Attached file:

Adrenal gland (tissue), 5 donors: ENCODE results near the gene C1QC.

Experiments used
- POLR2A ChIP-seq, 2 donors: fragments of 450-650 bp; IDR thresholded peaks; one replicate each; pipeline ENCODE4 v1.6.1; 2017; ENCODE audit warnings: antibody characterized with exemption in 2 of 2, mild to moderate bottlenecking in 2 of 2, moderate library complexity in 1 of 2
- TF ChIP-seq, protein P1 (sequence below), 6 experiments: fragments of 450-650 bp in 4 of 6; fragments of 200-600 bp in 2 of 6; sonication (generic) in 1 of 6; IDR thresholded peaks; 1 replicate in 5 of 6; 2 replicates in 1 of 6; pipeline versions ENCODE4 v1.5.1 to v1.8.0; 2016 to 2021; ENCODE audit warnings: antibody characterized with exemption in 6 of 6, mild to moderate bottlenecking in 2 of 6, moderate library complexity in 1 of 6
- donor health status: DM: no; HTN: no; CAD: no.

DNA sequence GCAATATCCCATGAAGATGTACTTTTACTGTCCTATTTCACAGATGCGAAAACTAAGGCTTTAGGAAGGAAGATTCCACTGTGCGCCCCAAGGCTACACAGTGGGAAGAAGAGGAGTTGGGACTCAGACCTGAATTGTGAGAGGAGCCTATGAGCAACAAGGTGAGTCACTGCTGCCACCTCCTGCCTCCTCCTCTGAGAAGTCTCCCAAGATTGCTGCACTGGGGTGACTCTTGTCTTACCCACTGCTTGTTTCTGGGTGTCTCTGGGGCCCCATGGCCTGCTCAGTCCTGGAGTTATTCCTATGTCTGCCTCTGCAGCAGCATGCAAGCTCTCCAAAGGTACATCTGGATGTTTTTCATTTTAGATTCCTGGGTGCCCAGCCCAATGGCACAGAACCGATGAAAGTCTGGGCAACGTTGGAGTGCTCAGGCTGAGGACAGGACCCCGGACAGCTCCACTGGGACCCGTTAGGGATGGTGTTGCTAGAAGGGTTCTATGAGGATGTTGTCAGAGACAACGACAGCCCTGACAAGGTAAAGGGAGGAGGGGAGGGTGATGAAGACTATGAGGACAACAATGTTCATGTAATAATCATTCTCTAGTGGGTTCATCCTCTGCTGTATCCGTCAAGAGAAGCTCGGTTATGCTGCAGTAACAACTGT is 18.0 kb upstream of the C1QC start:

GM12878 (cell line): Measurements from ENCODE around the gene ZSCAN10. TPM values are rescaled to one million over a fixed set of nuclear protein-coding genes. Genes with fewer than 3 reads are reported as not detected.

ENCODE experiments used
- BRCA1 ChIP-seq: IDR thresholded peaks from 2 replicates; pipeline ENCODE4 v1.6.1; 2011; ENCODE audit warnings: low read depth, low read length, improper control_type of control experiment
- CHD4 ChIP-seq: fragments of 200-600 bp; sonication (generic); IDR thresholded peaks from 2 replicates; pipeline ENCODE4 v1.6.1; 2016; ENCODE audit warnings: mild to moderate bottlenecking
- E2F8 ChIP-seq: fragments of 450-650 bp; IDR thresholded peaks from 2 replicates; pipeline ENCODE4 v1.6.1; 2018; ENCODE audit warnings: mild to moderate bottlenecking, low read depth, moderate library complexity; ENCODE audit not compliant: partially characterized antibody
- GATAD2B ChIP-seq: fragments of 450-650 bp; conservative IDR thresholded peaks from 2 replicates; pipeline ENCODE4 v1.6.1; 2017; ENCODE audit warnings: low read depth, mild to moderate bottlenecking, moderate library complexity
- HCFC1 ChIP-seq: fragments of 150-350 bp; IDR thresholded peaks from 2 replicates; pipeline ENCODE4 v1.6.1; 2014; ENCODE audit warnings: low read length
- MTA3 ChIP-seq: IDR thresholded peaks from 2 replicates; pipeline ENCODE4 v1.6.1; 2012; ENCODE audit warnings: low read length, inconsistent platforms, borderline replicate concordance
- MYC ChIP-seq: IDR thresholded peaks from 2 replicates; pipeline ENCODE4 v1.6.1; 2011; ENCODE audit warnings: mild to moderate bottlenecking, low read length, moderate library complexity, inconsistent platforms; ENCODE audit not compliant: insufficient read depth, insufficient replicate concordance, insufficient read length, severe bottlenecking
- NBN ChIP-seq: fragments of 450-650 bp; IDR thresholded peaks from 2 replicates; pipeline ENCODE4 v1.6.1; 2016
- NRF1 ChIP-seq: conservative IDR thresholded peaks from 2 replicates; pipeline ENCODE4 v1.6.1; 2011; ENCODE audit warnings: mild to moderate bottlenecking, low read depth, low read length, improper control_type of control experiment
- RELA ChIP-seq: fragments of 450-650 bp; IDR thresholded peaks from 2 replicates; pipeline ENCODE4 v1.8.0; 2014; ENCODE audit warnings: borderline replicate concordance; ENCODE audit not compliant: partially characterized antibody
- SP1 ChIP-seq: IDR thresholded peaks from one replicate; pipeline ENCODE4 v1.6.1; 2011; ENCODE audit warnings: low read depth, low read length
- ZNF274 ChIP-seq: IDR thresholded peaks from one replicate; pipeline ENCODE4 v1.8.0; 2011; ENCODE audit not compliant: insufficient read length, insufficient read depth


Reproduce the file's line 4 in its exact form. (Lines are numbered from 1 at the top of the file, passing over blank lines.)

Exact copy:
- TF ChIP-seq, protein P1 (sequence below), 6 experiments: fragments of 450-650 bp in 4 of 6; fragments of 200-600 bp in 2 of 6; sonication (generic) in 1 of 6; IDR thresholded peaks; 1 replicate in 5 of 6; 2 replicates in 1 of 6; pipeline versions ENCODE4 v1.5.1 to v1.8.0; 2016 to 2021; ENCODE audit warnings: antibody characterized with exemption in 6 of 6, mild to moderate bottlenecking in 2 of 6, moderate library complexity in 1 of 6